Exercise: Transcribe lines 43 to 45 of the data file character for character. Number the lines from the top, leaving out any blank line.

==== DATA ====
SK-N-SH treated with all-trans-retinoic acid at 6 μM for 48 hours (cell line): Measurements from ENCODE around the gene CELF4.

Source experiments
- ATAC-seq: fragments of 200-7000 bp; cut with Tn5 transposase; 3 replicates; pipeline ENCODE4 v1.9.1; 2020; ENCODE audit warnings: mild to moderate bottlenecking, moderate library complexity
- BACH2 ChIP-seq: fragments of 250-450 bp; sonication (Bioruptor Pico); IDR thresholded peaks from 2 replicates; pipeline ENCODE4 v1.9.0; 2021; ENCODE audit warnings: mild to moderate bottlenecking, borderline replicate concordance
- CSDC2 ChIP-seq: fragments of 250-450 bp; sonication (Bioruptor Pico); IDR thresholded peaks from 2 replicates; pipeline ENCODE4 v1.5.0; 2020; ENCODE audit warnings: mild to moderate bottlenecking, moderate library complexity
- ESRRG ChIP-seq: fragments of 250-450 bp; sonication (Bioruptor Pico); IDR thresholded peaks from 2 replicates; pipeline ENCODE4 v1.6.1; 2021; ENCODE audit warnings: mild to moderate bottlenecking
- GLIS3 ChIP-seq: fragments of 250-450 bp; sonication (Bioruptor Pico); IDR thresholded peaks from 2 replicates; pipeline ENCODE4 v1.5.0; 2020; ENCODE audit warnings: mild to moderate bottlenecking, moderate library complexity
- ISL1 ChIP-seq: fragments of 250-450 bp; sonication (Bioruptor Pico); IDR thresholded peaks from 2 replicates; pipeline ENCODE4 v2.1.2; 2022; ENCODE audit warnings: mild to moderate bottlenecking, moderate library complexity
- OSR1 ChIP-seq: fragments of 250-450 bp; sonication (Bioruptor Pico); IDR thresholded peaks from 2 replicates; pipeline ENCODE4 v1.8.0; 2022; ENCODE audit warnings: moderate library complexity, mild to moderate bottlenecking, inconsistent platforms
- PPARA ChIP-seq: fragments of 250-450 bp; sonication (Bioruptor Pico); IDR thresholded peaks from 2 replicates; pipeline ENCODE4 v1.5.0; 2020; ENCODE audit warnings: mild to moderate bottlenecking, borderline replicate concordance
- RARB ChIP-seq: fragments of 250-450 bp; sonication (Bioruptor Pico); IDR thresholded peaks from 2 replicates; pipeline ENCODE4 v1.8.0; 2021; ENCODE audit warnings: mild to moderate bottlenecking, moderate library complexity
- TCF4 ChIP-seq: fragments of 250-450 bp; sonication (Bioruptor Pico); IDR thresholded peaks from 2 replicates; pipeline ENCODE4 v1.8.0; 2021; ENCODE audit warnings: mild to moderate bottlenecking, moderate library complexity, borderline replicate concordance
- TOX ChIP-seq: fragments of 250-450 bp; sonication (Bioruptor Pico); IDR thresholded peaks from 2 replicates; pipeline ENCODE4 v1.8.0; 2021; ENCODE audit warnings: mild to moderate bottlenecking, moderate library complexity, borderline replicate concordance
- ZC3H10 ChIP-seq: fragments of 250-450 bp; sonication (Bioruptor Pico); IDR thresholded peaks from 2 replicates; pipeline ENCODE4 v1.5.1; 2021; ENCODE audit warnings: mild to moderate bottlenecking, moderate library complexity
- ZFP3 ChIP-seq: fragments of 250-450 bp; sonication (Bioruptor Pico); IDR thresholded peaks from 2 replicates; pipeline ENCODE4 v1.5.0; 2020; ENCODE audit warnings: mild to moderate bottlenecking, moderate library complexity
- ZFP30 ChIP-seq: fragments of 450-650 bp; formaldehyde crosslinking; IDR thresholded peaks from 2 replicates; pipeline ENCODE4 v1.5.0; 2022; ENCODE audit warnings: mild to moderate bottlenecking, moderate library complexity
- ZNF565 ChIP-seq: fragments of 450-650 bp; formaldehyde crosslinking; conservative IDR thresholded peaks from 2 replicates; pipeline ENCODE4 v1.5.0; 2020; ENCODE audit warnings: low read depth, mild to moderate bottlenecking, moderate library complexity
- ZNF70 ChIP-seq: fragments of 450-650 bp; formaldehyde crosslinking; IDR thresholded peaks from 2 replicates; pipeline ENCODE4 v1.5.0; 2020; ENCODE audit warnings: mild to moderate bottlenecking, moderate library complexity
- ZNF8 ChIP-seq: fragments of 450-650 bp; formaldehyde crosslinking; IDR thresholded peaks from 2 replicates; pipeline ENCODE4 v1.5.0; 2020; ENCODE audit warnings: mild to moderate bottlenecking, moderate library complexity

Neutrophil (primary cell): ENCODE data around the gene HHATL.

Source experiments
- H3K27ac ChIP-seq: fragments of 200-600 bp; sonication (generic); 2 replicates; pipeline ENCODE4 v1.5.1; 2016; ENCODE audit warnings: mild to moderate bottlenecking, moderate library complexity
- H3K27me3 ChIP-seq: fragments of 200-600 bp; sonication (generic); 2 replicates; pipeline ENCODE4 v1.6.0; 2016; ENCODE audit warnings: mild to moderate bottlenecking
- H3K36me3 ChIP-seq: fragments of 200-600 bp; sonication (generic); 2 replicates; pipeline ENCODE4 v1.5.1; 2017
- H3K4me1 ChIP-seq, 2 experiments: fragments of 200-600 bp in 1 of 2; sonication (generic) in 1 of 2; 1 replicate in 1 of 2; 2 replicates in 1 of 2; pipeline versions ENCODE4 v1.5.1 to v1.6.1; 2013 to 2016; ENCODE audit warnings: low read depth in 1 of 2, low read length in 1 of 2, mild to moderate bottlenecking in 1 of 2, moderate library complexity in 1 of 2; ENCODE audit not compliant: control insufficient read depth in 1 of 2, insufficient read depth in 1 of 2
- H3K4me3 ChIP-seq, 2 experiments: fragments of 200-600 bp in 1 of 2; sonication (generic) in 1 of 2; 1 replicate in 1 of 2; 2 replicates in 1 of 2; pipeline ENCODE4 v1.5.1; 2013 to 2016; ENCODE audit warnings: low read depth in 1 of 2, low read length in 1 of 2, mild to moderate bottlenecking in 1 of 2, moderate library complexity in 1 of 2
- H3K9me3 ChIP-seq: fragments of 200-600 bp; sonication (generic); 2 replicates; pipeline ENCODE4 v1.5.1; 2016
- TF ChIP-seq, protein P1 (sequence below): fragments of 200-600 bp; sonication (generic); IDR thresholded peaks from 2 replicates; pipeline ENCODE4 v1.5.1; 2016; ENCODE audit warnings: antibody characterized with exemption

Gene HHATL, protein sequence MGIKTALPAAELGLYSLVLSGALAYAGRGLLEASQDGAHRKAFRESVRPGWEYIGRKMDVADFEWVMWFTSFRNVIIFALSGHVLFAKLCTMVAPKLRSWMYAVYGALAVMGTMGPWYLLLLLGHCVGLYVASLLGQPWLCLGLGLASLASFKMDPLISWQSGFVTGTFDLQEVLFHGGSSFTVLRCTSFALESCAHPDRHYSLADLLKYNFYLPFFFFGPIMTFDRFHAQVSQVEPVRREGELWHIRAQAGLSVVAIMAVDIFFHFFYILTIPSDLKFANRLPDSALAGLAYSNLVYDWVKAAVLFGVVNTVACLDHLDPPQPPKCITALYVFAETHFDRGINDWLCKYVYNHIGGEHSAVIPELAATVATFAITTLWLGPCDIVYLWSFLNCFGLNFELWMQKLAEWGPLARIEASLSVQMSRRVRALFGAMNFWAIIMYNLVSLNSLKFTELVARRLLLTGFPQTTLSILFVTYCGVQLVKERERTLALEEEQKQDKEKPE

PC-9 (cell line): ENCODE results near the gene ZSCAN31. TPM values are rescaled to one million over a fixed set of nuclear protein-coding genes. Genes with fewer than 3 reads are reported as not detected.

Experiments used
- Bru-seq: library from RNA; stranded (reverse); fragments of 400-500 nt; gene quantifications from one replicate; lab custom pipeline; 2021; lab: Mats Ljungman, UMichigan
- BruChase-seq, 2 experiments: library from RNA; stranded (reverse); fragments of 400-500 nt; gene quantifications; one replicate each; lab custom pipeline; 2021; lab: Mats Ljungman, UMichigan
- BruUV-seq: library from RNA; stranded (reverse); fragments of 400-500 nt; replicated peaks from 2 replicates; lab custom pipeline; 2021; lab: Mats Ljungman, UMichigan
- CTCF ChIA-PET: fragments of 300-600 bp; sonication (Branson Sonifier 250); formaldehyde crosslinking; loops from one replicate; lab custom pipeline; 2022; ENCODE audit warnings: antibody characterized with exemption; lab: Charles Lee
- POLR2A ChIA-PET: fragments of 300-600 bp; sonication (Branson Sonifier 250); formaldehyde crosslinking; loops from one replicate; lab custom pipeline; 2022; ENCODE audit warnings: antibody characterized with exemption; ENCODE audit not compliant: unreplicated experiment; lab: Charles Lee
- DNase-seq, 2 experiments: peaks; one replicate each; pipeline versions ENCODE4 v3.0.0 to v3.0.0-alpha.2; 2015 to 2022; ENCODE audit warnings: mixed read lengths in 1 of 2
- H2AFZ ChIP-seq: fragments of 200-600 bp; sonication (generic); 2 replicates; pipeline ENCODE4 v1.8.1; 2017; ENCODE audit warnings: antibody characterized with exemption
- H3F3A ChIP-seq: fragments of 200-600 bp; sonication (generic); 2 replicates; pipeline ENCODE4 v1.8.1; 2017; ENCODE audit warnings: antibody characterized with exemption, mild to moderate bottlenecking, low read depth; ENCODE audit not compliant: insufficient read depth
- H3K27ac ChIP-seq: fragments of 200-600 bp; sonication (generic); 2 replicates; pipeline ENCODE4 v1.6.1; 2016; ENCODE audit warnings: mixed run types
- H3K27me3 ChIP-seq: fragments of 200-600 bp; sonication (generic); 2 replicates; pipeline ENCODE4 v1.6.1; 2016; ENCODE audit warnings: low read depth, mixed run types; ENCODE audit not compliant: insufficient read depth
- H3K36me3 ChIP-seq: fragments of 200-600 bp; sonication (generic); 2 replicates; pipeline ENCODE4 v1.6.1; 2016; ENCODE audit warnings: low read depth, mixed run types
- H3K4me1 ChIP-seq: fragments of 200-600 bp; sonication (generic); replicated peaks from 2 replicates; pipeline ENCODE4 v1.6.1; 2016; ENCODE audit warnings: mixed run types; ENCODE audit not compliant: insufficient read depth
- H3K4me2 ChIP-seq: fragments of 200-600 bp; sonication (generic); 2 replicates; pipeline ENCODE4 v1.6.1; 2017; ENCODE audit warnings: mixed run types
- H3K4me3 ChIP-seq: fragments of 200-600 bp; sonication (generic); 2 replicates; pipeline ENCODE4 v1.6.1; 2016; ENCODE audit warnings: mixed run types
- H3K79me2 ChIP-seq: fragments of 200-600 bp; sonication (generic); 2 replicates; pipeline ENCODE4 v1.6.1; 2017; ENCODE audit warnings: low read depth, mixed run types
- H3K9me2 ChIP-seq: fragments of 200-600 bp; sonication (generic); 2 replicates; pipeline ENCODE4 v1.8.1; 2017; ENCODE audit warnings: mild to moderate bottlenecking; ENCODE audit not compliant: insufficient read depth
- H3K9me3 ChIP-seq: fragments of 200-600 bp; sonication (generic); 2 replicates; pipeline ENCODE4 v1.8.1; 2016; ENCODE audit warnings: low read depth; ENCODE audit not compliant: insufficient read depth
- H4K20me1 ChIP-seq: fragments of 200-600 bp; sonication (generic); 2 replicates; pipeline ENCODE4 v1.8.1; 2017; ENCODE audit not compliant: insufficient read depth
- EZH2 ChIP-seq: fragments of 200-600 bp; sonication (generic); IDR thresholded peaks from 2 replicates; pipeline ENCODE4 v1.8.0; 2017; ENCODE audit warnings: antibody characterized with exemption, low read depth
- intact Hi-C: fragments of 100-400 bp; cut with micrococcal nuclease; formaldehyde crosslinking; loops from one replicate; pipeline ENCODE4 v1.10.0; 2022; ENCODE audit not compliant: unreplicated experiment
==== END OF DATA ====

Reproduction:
- H3K4me1 ChIP-seq: fragments of 200-600 bp; sonication (generic); replicated peaks from 2 replicates; pipeline ENCODE4 v1.6.1; 2016; ENCODE audit warnings: mixed run types; ENCODE audit not compliant: insufficient read depth
- H3K4me2 ChIP-seq: fragments of 200-600 bp; sonication (generic); 2 replicates; pipeline ENCODE4 v1.6.1; 2017; ENCODE audit warnings: mixed run types
- H3K4me3 ChIP-seq: fragments of 200-600 bp; sonication (generic); 2 replicates; pipeline ENCODE4 v1.6.1; 2016; ENCODE audit warnings: mixed run types